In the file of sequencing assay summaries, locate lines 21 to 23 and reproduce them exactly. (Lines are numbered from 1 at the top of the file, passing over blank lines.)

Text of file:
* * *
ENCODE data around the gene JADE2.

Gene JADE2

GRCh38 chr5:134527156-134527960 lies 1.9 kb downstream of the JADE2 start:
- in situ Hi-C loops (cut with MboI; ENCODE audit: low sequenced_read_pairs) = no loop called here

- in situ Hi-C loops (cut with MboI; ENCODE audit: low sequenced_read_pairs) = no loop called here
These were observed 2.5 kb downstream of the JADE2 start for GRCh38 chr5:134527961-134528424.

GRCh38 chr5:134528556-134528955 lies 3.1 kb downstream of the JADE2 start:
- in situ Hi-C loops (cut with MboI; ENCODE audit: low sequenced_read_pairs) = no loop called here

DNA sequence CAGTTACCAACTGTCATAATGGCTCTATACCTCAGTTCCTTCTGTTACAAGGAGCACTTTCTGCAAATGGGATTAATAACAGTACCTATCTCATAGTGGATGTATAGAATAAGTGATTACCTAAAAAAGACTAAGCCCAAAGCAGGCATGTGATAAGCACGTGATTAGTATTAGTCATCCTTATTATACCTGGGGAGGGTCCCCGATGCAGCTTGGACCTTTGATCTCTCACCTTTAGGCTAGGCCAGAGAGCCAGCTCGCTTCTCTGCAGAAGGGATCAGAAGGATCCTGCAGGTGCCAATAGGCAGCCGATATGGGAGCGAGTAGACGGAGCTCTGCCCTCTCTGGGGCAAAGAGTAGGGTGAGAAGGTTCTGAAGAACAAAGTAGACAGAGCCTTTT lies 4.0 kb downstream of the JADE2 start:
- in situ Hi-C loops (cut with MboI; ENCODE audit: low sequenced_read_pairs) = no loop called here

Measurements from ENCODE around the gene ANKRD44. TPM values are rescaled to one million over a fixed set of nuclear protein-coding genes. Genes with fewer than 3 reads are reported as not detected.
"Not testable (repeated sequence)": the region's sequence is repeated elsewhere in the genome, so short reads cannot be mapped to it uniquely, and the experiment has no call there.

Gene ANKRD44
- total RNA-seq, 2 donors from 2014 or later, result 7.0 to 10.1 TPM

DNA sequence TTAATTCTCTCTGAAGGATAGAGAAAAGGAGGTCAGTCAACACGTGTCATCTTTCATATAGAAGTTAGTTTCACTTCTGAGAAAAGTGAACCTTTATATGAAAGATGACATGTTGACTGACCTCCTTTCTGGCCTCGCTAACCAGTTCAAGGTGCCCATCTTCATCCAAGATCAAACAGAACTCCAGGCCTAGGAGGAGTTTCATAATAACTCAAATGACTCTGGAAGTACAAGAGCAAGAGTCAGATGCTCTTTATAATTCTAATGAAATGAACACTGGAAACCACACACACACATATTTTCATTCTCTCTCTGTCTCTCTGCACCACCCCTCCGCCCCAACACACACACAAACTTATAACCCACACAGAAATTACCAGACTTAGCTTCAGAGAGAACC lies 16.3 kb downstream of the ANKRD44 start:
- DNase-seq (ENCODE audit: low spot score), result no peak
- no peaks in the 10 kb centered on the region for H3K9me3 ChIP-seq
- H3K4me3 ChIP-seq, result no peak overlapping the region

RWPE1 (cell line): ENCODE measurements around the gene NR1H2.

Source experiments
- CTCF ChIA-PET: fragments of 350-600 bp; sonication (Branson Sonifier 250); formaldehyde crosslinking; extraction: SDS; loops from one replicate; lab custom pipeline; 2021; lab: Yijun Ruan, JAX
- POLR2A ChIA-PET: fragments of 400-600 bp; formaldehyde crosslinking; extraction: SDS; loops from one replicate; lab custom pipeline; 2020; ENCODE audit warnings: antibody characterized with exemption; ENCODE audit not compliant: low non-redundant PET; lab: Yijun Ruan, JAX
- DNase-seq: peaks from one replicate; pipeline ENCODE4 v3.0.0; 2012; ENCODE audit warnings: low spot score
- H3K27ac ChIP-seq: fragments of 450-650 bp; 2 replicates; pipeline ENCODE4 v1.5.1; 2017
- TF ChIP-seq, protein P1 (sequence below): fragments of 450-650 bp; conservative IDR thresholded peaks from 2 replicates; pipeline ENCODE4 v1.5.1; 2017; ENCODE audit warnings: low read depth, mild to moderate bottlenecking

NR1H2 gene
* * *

- CTCF ChIA-PET: fragments of 350-600 bp; sonication (Branson Sonifier 250); formaldehyde crosslinking; extraction: SDS; loops from one replicate; lab custom pipeline; 2021; lab: Yijun Ruan, JAX
- POLR2A ChIA-PET: fragments of 400-600 bp; formaldehyde crosslinking; extraction: SDS; loops from one replicate; lab custom pipeline; 2020; ENCODE audit warnings: antibody characterized with exemption; ENCODE audit not compliant: low non-redundant PET; lab: Yijun Ruan, JAX
- DNase-seq: peaks from one replicate; pipeline ENCODE4 v3.0.0; 2012; ENCODE audit warnings: low spot score